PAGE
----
Edward de Souza (Gerald Harcourt), Jennifer Daniel (Marianne Harcourt), Clifford Evans (Professor Zimmer), Noel Willman (Dr Ravna), Barry Warren (Carl Ravna), Jacqui Wallis (Sabena), Isobel Black (Tania), Peter Maddern (Bruno), Noel Howlett (Father Xavier)
Director – Don Sharp, Screenplay – John Elder [Anthony Hinds], Producer – Anthony Hinds, Photography – Alan Hume, Music – James Bernard, Special Effects – Les Bowie, Makeup – Roy Ashton, Production Design – Bernard Robinson. Production Company – Hammer. UK. 1962.
The early part of the century. Gerald Harcourt and his newlywed wife Marianne are passing through Bavaria on their honeymoon when their car breaks down. They seek refuge in the local village where the locals seem very superstitious and fearful. They are befriended by the wealthy and charming Dr Ravna who invites them to a masque at the Chateau Ravna. But Gerald passes out drunk and when he wakes in the morning he finds that Marianne is missing. Both Ravna and the entire village deny any trace of her existence. The only person who will help him is the embittered Professor Zimmer and so Gerald bands together with him to rescue Marianne from being claimed by Ravna’s vampire coven.
Kiss of the Vampire is one of the more interesting other vampire films to come out of Hammer Films during the 1960s. Kiss of the Vampire was made in the period after Hammer had had their huge initial international success with Dracula/The Horror of Dracula (1958). But for several years Christopher Lee refused to return to the part of Dracula, determining to establish himself as a serious actor first. The period saw The Brides of Dracula (1960), which tried to be a Dracula film without having Christopher Lee or any Dracula present. Kiss of the Vampire interestingly enough had begun life as another tentative Christopher Lee-less Dracula film. Hammer then decided to make it an original film that would not be dependent on such a notable vacancy at its center and such connections were written out.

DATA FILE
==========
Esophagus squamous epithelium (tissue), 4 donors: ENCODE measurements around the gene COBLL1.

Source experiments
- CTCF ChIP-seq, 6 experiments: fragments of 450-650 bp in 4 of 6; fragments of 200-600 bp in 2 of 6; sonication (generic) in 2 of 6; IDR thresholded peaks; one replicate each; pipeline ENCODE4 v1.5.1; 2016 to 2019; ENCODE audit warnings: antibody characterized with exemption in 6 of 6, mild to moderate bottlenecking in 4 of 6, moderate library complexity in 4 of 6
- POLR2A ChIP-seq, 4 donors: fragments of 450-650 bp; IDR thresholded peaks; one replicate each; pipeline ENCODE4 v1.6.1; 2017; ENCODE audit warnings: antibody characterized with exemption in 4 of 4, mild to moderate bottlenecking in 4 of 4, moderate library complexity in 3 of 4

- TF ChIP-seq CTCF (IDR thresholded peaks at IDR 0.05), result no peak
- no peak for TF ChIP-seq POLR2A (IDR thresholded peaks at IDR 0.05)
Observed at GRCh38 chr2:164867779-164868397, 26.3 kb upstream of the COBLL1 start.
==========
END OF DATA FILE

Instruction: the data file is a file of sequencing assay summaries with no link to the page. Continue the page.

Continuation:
Kiss of the Vampire is an interesting effort. It has been aptly called a vampire version of Alfred Hitchcock’s The Lady Vanishes (1938) (a film that Hammer later directly remade in 1979). Producer Anthony Hinds sets up a fair and reasonable script, better than most of the later Dracula sequels. The focus isn’t so much the hardly interesting married couple, but rather the two opposing figures of good and evil fighting on either side of the film – Noel Willman who plays the vampire with glacial stolidity but alas lacks any real charismatic presence, and Clifford Evans who plays the vampire hunter with a brooding harshness. Kiss also comes filled with several other intriguing performances packed around the sides, most notably from Barry Warren as Ravna’s very weird son and Barbara Steele-lookalike Isobel Black as the innkeeper’s vampirized daughter who one wishes had been given more screen time.
Don Sharp’s handling sometimes falters, but he is aided considerably by the sumptuous production values of all early Hammer films, which buoy the film up, most notably during the beautifully staged masque sequence. [The masque scenes was later wittily parodied in Roman Polanski’s The Fearless Vampire Killers/Dance of the Vampires (1967)]. There’s a most unusual climax featuring hordes of attacking vampire bats (a sequence that had originally been intended as the climax of The Brides of Dracula), which falters slightly through merely adequate effects.
Kiss of the Vampire was the genre debut of Australian-born Don Sharp who later became a regular director within the British horror industry making the likes of Witchcraft (1954), Curse of the Fly (1965), the first two of the Christopher Lee Fu Manchu series The Face of Fu Manchu (1965) and The Brides of Fu Manchu (1966), Rasputin The Mad Monk (1966), the period sf comedy Jules Verne’s Rocket to the Moon/Those Fantastic Flying Fools/Blast Off (1967), the undead biker film Psychomania (1971), the psycho-thriller Dark Places (1972) and the lost world film Secrets of the Phantom Caverns/What Waits Below (1984).
Kiss of the Vampire exists in two different versions, the original cinematic and video release. Kiss of Evil is a cut version for tv, which adds additional scenes taken from Hammer’s The Evil of Frankenstein (1964).
REVIEW: Richard Scheib
IMAGES: Marcus Brooks